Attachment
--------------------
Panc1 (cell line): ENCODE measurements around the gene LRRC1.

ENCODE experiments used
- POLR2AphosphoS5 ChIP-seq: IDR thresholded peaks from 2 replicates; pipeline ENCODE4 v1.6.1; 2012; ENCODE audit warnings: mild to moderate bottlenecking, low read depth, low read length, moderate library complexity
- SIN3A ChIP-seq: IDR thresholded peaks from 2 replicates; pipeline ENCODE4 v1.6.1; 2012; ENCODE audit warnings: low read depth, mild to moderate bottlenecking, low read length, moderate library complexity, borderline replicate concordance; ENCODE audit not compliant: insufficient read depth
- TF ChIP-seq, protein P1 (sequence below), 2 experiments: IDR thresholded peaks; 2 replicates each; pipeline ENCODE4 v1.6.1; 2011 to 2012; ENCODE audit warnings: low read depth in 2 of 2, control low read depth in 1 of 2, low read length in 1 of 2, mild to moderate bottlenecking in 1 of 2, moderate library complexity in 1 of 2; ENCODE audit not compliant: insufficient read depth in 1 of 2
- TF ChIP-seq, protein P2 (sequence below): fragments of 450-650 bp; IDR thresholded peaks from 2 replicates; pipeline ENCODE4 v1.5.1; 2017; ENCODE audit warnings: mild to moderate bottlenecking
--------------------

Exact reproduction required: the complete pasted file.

Panc1 (cell line): ENCODE measurements around the gene LRRC1.

ENCODE experiments used
- POLR2AphosphoS5 ChIP-seq: IDR thresholded peaks from 2 replicates; pipeline ENCODE4 v1.6.1; 2012; ENCODE audit warnings: mild to moderate bottlenecking, low read depth, low read length, moderate library complexity
- SIN3A ChIP-seq: IDR thresholded peaks from 2 replicates; pipeline ENCODE4 v1.6.1; 2012; ENCODE audit warnings: low read depth, mild to moderate bottlenecking, low read length, moderate library complexity, borderline replicate concordance; ENCODE audit not compliant: insufficient read depth
- TF ChIP-seq, protein P1 (sequence below), 2 experiments: IDR thresholded peaks; 2 replicates each; pipeline ENCODE4 v1.6.1; 2011 to 2012; ENCODE audit warnings: low read depth in 2 of 2, control low read depth in 1 of 2, low read length in 1 of 2, mild to moderate bottlenecking in 1 of 2, moderate library complexity in 1 of 2; ENCODE audit not compliant: insufficient read depth in 1 of 2
- TF ChIP-seq, protein P2 (sequence below): fragments of 450-650 bp; IDR thresholded peaks from 2 replicates; pipeline ENCODE4 v1.5.1; 2017; ENCODE audit warnings: mild to moderate bottlenecking